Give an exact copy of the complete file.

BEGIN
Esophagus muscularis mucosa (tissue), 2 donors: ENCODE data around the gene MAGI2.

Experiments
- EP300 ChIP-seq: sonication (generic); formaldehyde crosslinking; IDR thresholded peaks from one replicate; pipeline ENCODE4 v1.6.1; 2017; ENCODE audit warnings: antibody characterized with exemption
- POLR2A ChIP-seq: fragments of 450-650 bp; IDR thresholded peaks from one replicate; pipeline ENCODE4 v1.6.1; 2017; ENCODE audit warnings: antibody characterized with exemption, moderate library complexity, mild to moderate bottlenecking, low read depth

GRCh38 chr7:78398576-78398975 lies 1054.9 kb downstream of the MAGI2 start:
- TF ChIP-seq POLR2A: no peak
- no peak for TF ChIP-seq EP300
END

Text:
Esophagus muscularis mucosa (tissue), 2 donors: ENCODE data around the gene MAGI2.

Experiments
- EP300 ChIP-seq: sonication (generic); formaldehyde crosslinking; IDR thresholded peaks from one replicate; pipeline ENCODE4 v1.6.1; 2017; ENCODE audit warnings: antibody characterized with exemption
- POLR2A ChIP-seq: fragments of 450-650 bp; IDR thresholded peaks from one replicate; pipeline ENCODE4 v1.6.1; 2017; ENCODE audit warnings: antibody characterized with exemption, moderate library complexity, mild to moderate bottlenecking, low read depth

GRCh38 chr7:78398576-78398975 lies 1054.9 kb downstream of the MAGI2 start:
- TF ChIP-seq POLR2A: no peak
- no peak for TF ChIP-seq EP300